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Can Computers Really Think?

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Can computers really "think"?

Apparently, computers can not only think but fool a person into thinking that they are human as well. The Loebner Prize for artificial intelligence ( AI ) is awarded every year to research uncovering this vivacious and alluring field. The contestants are awarded based on research undertaken to develop the most human-like computer. As such, the Loebner Prize is essentially a formal instantiation of a test named after Alan Turing, the great British mathematician. Turing tackled the problem of artificial intelligence by proposing an experiment famously known as the Turing test. The test is principally an attempt to elucidate possible standards or what may be called demarcational necessities for a machine to be categorized as "intelligent". According to the Turing test, a computer could be said to "think" if it could fool an interrogator into thinking that the conversation was with a human. The prospect of these "thinking machines" seem to defy thought and imagination to the extent that Professor Marvin Minsky (MIT) seems quite convinced that the next generation of computers will become so intelligent that "we'll be lucky if they are willing to keep us around the house as household pets." If that doesn't make you cringe, buy a leash, tie it around your neck and practice fetching the mail from the mailbox.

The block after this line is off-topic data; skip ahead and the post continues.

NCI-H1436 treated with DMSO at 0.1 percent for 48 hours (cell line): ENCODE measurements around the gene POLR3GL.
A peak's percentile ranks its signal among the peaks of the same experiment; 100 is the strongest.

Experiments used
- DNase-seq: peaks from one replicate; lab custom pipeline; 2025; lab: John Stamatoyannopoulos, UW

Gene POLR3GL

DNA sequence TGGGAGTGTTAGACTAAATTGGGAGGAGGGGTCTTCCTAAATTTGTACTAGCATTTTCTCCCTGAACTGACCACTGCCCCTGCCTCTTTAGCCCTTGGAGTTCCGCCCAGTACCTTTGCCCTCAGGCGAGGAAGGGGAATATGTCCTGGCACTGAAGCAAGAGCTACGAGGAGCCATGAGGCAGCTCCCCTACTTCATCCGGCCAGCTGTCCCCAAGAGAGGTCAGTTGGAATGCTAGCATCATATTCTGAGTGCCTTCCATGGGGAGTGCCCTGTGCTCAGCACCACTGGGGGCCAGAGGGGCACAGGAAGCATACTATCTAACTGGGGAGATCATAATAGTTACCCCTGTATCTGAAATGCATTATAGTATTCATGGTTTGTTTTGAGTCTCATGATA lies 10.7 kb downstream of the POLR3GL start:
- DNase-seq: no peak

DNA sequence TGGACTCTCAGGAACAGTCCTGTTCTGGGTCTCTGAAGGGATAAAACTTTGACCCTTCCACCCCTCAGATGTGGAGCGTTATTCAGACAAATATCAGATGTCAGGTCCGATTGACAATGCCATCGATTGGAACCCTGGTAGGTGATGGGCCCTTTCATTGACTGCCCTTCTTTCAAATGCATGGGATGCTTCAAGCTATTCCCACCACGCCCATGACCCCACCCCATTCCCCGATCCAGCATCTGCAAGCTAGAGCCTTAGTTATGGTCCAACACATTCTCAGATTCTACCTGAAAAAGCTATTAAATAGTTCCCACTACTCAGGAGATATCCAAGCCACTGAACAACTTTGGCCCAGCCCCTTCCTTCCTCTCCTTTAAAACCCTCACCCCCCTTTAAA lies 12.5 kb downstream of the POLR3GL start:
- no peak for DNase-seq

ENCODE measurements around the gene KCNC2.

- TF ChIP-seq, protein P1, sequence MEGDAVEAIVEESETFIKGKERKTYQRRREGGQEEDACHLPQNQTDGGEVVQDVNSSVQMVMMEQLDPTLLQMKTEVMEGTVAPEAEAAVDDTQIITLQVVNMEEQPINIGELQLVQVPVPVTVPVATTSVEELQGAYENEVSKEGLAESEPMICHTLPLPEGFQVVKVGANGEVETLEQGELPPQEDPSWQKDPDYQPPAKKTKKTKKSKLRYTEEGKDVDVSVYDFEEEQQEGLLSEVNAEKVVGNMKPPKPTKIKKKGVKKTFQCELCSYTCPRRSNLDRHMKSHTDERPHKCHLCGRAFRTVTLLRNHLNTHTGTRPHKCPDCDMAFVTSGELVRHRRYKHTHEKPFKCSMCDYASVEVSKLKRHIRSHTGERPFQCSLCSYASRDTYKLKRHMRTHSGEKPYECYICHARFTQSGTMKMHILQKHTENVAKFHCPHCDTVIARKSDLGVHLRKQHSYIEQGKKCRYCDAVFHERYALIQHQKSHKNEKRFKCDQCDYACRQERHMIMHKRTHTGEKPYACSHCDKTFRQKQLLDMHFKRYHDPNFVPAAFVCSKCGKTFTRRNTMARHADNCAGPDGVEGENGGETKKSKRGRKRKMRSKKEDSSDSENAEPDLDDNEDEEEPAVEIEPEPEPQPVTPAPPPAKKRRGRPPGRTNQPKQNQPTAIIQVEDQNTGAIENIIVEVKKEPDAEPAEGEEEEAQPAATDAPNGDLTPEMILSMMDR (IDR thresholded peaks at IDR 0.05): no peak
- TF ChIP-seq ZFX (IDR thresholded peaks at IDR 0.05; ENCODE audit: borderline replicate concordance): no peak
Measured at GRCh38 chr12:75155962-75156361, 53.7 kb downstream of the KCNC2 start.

At one extreme, there are theoreticians who profess that thinking is essentially information processing reducible to computations based on symbol manipulation, in line with Turing's basic outlook. A more moderate position would allow that thinking is infinitely complex and therefore incapacitates the possibility of complete analysis; however, this position would maintain the basic conviction that minds and computers are essentially of the same kind since the former is nothing more than an optimization of the latter. The discontinuity or chasm between the mind and the computer was developed, they would argue, to maintain the dignity and value of a human being; in reality, no such distance exists beyond what is erroneously sustained by our misguided perceptions. However, John Searle, a professor of philosophy at UC Berkeley has argued forcefully in his book, Minds, Brains and Science, that the chasm is unbridgeable in principle. His famous illustration often referred to as "the Chinese room argument" provides quite a convincing case against equating the mind and the computer. His carefully thought out scenario shows that observationally equivalent phenomenon might actually have contrary causal explanations. I happen to agree with Searle. Our unwarranted enthusiasm with technological innovations engenders certain uncritical dispositions that overlook the discontinuity that is implicit when comparing minds to computers; the discontinuity has nothing to with the progress we've achieved. It



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